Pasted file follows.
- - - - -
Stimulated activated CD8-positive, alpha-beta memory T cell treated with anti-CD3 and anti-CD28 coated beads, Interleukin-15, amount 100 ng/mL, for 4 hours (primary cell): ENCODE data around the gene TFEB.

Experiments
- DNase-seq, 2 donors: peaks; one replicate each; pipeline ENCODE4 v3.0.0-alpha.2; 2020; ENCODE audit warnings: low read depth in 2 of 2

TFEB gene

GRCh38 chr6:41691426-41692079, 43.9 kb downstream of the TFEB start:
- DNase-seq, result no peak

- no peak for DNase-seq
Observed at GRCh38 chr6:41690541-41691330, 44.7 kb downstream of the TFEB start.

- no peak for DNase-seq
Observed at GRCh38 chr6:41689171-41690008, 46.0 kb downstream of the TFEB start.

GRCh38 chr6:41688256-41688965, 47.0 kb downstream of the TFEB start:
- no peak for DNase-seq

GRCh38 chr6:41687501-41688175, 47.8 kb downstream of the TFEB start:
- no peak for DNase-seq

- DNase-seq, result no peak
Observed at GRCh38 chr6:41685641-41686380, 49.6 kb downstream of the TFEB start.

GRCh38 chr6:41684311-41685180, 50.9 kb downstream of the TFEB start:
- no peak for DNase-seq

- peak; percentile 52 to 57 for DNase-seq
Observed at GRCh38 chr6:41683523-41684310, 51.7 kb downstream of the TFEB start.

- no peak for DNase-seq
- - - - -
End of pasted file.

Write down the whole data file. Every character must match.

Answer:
Stimulated activated CD8-positive, alpha-beta memory T cell treated with anti-CD3 and anti-CD28 coated beads, Interleukin-15, amount 100 ng/mL, for 4 hours (primary cell): ENCODE data around the gene TFEB.

Experiments
- DNase-seq, 2 donors: peaks; one replicate each; pipeline ENCODE4 v3.0.0-alpha.2; 2020; ENCODE audit warnings: low read depth in 2 of 2

TFEB gene

GRCh38 chr6:41691426-41692079, 43.9 kb downstream of the TFEB start:
- DNase-seq, result no peak

- no peak for DNase-seq
Observed at GRCh38 chr6:41690541-41691330, 44.7 kb downstream of the TFEB start.

- no peak for DNase-seq
Observed at GRCh38 chr6:41689171-41690008, 46.0 kb downstream of the TFEB start.

GRCh38 chr6:41688256-41688965, 47.0 kb downstream of the TFEB start:
- no peak for DNase-seq

GRCh38 chr6:41687501-41688175, 47.8 kb downstream of the TFEB start:
- no peak for DNase-seq

- DNase-seq, result no peak
Observed at GRCh38 chr6:41685641-41686380, 49.6 kb downstream of the TFEB start.

GRCh38 chr6:41684311-41685180, 50.9 kb downstream of the TFEB start:
- no peak for DNase-seq

- peak; percentile 52 to 57 for DNase-seq
Observed at GRCh38 chr6:41683523-41684310, 51.7 kb downstream of the TFEB start.

- no peak for DNase-seq